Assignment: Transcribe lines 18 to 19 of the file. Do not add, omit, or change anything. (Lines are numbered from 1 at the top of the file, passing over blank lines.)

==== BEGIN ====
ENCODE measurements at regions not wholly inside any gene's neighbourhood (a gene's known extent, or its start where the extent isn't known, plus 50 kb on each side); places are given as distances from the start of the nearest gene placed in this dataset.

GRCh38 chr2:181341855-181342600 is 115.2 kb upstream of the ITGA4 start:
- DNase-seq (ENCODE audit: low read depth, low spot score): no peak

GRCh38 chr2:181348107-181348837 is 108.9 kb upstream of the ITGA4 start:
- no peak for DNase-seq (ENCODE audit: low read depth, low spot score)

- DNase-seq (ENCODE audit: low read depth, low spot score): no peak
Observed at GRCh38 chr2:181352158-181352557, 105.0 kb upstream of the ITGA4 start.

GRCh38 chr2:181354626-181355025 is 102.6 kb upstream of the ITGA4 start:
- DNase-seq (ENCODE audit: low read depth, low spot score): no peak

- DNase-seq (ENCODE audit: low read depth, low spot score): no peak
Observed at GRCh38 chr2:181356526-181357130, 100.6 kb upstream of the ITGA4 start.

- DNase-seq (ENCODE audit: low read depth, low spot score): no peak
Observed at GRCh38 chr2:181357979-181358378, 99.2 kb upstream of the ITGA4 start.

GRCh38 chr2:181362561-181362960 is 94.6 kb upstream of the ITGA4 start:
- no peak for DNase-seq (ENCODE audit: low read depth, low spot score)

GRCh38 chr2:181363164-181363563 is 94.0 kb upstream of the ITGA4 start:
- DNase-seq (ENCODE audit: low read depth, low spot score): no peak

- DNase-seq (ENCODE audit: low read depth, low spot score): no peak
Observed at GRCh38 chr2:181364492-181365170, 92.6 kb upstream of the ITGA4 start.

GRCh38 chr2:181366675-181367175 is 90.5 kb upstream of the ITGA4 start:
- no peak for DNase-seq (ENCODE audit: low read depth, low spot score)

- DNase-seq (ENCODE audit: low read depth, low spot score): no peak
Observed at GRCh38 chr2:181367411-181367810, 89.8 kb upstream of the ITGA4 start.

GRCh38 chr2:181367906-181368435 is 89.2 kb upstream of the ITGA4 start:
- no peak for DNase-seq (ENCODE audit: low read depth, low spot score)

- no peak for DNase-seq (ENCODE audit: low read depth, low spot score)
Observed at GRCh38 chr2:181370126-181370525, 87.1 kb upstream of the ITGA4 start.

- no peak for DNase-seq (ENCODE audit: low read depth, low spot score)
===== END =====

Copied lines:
- DNase-seq (ENCODE audit: low read depth, low spot score): no peak
Observed at GRCh38 chr2:181364492-181365170, 92.6 kb upstream of the ITGA4 start.